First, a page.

October 2011 Chevy High Performance Q & A

Scales are for Fish

Kevin McClelland Sep 1, 2011 0 Comment(s)
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A: Good luck with your schooling, and congrats on a great field. We need more young people in engineering fields.

As for your Vette, you’ve really taken your ’81 to a new level. From your list of components, the 650-cfm carburetor is slightly on the small side. However, this will give you outstanding driveability and will only lose a few ponies right at the top of the rpm range. We’d start with your carburetor and the factory-installed jets. You may need to slightly richen the jets after you get the car running and can determine if it needs more fuel.

The clutch you use to mate your power to the transmission can really affect the car’s personality. If your clutch is too aggressive it can operate like a light switch—either it’s disengaged or it’s locked. This can be very annoying for street driving but just what you need for track days. We’ve had very good luck with a compromise; the Centerforce Dual Friction clutch will give you the best of both organic clutch application and metallic segmented torque-holding capacity. The Dual Friction technology pairs organic lining on the pressure plate side of the friction disc and segmented carbon composite pucks on the flywheel side. This clutch will give you the ultimate in street/strip holding power and performance without sacrificing pedal effort and driver control. We’d go with a 10.4-inch disc clutch, which will allow you to run the smaller and lighter 153-tooth flywheel. The clutch is offered in 10-spline disc (PN DF271675) and 26-spline disc (PN DF161675). The 10-spline is for the earlier Muncies, and the 26-spline should be for the ’71-and-up transmissions. The matching Steel Billet Centerforce flywheel (PN 700100) is a 153-tooth, 30-pound wheel. This clutch will give you years of trouble-free service and will take whatever your 350 will throw at it.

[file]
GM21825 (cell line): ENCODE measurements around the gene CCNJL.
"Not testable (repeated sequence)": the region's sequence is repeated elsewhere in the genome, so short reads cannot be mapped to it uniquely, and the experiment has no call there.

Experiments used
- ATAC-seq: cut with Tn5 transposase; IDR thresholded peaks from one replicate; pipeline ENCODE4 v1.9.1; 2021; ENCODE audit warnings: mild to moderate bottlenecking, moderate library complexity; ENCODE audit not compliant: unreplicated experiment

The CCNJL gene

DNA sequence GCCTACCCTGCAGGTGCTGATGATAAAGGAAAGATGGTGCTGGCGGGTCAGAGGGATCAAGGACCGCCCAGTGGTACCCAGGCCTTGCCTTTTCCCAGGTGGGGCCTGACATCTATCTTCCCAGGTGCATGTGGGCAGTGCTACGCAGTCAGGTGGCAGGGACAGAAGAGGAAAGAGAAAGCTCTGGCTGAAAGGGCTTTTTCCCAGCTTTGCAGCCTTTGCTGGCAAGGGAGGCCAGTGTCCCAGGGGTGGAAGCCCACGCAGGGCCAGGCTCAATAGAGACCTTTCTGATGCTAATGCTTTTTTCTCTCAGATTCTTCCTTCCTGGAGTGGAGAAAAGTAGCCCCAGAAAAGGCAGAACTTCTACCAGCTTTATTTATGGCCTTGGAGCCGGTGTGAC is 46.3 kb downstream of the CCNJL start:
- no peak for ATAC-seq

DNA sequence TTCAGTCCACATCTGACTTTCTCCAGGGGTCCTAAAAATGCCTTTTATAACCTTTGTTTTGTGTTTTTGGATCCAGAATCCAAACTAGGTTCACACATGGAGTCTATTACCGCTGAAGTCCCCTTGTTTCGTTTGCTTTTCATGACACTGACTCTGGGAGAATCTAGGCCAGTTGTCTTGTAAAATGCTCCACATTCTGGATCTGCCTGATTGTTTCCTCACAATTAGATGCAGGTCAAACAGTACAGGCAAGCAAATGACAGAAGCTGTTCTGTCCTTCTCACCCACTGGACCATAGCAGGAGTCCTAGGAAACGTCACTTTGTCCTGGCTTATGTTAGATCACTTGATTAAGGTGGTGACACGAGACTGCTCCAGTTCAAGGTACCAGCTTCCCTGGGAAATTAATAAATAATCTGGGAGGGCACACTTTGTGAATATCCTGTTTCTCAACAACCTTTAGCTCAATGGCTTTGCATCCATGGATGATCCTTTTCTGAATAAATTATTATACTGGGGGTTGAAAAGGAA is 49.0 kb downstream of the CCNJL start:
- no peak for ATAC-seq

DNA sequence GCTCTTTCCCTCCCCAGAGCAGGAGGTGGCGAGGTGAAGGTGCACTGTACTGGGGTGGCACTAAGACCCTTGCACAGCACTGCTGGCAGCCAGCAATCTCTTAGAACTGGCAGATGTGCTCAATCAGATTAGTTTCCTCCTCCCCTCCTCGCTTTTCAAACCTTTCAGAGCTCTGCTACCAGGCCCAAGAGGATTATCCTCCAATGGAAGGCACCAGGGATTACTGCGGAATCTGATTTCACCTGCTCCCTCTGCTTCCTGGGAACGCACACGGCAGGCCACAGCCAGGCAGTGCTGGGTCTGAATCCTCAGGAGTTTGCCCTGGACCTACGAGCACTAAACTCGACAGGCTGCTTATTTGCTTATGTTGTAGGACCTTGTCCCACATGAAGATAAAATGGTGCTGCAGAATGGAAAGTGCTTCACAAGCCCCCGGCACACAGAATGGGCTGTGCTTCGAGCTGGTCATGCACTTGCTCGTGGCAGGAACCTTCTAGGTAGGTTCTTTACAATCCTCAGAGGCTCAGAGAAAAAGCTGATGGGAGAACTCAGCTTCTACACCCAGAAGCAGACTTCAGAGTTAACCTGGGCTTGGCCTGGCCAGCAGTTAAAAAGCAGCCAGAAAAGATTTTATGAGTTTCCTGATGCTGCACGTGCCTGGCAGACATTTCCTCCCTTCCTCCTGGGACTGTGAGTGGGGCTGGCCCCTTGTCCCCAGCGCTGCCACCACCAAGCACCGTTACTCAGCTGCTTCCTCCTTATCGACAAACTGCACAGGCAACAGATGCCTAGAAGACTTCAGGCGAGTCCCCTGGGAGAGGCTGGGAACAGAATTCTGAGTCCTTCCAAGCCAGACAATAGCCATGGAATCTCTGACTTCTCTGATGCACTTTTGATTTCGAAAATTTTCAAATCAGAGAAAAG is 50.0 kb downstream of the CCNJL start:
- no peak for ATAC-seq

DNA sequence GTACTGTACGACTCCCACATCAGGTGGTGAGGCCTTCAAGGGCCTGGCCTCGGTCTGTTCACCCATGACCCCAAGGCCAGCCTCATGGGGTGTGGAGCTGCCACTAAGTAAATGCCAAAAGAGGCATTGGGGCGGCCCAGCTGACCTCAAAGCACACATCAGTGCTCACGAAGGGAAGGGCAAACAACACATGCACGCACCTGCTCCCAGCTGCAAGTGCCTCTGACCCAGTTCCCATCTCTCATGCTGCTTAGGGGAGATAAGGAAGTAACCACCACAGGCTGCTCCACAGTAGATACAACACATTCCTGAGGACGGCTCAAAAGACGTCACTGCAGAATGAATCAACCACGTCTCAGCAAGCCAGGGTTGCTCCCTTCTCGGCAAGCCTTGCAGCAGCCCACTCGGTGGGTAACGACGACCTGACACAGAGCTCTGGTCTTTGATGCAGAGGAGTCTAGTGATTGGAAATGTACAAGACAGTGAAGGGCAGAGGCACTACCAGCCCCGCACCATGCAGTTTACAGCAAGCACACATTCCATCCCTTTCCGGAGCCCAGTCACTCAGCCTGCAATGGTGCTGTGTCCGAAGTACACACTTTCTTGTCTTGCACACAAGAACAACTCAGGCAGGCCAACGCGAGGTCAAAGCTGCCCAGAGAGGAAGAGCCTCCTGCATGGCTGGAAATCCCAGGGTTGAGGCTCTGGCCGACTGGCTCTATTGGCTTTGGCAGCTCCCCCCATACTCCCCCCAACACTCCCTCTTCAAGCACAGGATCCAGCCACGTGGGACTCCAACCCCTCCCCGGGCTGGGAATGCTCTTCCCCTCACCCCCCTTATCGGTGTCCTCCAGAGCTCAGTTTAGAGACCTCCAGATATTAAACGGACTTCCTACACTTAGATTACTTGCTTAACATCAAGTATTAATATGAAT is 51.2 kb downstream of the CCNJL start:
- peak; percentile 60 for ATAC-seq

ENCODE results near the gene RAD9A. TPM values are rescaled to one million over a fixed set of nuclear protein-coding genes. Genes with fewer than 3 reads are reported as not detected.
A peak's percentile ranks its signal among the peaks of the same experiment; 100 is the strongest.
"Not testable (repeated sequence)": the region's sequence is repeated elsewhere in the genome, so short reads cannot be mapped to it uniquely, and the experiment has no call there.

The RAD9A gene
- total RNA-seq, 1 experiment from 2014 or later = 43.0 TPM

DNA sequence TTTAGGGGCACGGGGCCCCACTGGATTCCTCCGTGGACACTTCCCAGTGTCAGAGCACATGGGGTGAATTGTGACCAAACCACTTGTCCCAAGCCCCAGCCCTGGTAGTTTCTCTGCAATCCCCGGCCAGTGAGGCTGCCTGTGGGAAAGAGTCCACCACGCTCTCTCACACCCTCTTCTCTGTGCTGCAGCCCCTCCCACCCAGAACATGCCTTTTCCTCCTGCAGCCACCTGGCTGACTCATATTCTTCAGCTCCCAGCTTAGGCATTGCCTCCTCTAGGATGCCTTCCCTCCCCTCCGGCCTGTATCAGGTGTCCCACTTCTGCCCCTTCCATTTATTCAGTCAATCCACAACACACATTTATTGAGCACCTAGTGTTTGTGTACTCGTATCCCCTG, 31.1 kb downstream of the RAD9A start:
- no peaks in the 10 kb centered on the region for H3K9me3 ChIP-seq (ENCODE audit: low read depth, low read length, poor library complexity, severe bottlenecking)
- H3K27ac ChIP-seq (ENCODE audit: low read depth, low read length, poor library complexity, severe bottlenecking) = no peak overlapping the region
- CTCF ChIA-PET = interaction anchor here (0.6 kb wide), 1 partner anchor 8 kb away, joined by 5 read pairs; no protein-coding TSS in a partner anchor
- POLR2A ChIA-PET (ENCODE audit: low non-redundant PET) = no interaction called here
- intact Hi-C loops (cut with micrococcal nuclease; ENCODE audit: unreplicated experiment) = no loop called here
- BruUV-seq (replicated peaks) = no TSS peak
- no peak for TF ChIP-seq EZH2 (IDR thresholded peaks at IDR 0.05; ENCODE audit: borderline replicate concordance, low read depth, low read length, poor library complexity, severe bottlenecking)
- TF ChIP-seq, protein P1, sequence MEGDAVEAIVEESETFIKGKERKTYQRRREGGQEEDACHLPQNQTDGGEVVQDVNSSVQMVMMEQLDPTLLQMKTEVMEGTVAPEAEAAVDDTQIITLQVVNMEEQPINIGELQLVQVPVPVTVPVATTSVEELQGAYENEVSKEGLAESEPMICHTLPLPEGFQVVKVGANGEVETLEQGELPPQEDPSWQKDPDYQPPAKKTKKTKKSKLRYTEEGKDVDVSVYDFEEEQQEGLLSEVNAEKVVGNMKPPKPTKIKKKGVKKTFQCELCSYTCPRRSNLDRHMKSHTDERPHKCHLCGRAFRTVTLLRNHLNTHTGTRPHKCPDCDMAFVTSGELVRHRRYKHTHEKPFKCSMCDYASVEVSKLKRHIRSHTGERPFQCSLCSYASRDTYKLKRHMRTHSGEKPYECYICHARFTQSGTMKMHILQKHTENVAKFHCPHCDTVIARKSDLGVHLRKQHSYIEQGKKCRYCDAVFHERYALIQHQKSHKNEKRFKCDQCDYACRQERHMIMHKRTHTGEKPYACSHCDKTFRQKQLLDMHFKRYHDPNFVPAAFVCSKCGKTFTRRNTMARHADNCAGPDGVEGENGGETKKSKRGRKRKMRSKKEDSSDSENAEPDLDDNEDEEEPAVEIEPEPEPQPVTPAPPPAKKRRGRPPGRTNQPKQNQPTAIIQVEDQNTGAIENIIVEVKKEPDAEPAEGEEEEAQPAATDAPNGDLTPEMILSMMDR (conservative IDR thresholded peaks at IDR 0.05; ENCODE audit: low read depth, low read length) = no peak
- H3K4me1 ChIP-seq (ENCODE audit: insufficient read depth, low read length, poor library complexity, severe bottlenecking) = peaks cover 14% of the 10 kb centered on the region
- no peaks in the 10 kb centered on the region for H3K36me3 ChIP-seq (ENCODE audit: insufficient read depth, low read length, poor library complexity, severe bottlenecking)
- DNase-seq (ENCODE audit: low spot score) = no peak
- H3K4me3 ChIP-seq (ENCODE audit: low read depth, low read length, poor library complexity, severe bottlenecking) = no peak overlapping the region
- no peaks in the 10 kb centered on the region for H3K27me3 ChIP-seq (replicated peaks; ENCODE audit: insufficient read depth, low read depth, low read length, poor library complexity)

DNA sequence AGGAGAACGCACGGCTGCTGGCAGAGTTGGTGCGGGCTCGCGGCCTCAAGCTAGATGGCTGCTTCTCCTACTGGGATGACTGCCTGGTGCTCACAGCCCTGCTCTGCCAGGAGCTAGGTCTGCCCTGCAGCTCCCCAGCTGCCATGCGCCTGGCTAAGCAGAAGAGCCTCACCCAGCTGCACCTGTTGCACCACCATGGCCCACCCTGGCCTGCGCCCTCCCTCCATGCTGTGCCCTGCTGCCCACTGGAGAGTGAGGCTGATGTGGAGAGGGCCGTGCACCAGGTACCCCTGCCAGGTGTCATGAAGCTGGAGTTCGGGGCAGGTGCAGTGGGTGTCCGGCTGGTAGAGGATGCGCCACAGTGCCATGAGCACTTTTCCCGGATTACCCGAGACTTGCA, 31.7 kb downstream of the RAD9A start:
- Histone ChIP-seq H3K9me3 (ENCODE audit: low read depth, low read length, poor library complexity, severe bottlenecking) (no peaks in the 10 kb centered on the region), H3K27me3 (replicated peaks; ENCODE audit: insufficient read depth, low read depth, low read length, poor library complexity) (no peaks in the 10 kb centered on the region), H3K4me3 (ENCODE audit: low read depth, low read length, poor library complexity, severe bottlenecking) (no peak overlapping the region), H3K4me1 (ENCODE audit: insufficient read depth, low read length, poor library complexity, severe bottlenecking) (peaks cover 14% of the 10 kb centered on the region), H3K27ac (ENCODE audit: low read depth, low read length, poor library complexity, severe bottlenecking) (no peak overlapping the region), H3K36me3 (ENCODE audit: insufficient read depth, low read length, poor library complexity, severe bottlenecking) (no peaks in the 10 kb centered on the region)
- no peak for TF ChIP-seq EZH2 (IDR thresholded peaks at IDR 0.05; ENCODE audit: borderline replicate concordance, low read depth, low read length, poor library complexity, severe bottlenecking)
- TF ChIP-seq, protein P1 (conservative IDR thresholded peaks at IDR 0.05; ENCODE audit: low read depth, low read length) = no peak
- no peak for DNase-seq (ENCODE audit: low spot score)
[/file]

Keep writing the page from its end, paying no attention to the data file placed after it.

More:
A common theme going through the car community is “save the manuals.” If you go to buy a new car today, it is virtually impossible to find a manual trans in anything except what manufacturers consider a “performance” car. Swapping out your lethargic TH350 trans that was equipped with a torque converter will completely change the manners of your Vette. Great find picking up all the swap parts from that ’73. Your Vette is equipped with a very unique Dana 44 centersection. It is an aluminum case with an aluminum posi carrier, really trick parts for a ’81 passenger car. The factory gears for an automatic trans-equipped, federal-emissions Vette was 2.87:1. If it was equipped with a manual trans or sold with California emission requirements it would have 2.72:1 gearing. Luckily, Dana 44 gears will swap out into this specialized Corvette carrier. Check with Randy’s Ring and Pinion for all your parts needs. Randy’s offers gearing for this differential from 2.73 all the way up to 5.89 gears. We’d go with 3.54-3.73:1 gears based on your 2.52:1 First in your wide-ratio Muncie. This will give you great acceleration without killing the streetability and highway cruising.

No matter how much your projects pull you away from school, finish your degree. You will have that for life. Cars come and go, but your education will be in your toolbox forever!

Sources: centerforce.com, ringpinion.com

Blown Rod

Q: I’m building a 372-inch aluminum block with AFR 195cc aluminum heads, a 6-71 blower (8 pounds boost, 9:1 initial compression), and electronic fuel injection. Do I use straight or angle plugs, or does it matter? I am thinking 75cc chambers to keep compression down. I am having custom headers made; what length primary header tubes should I run and what diameter? Finally, I will be running a built 200-4R to a 9-inch rear with 3.70 gears. What stall converter should I use? This is strictly a street engine, and all this goes into a ’31 (gulp) Ford weighing approximately 2,700 pounds. Thank you for your help—you’re the man!

Rick Carpenter
Via email


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